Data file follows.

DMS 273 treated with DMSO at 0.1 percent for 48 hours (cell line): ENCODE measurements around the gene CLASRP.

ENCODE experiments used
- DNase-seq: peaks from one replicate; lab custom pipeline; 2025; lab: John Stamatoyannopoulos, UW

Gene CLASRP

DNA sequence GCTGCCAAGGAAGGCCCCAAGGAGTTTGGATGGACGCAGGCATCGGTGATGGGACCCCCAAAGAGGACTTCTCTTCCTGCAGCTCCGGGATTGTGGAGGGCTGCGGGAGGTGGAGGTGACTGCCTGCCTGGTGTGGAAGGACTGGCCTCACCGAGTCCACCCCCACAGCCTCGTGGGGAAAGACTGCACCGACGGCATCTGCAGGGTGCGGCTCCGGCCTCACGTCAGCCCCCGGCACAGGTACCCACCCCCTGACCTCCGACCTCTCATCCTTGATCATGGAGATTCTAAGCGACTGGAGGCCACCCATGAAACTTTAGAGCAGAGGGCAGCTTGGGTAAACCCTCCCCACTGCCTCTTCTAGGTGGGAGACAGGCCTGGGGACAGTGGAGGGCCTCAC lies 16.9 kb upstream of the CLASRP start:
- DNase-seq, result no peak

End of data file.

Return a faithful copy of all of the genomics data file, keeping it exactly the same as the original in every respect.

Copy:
DMS 273 treated with DMSO at 0.1 percent for 48 hours (cell line): ENCODE measurements around the gene CLASRP.

ENCODE experiments used
- DNase-seq: peaks from one replicate; lab custom pipeline; 2025; lab: John Stamatoyannopoulos, UW

Gene CLASRP

DNA sequence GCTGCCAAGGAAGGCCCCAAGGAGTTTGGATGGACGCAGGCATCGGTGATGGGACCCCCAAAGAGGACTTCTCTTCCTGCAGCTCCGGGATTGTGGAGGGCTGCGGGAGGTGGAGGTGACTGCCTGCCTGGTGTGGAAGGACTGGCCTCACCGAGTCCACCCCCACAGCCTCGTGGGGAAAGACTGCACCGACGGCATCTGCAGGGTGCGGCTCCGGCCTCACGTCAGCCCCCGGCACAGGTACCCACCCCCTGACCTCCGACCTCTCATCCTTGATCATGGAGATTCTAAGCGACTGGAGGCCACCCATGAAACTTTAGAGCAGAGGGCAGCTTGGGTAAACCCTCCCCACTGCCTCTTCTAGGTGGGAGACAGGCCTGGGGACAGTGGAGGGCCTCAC lies 16.9 kb upstream of the CLASRP start:
- DNase-seq, result no peak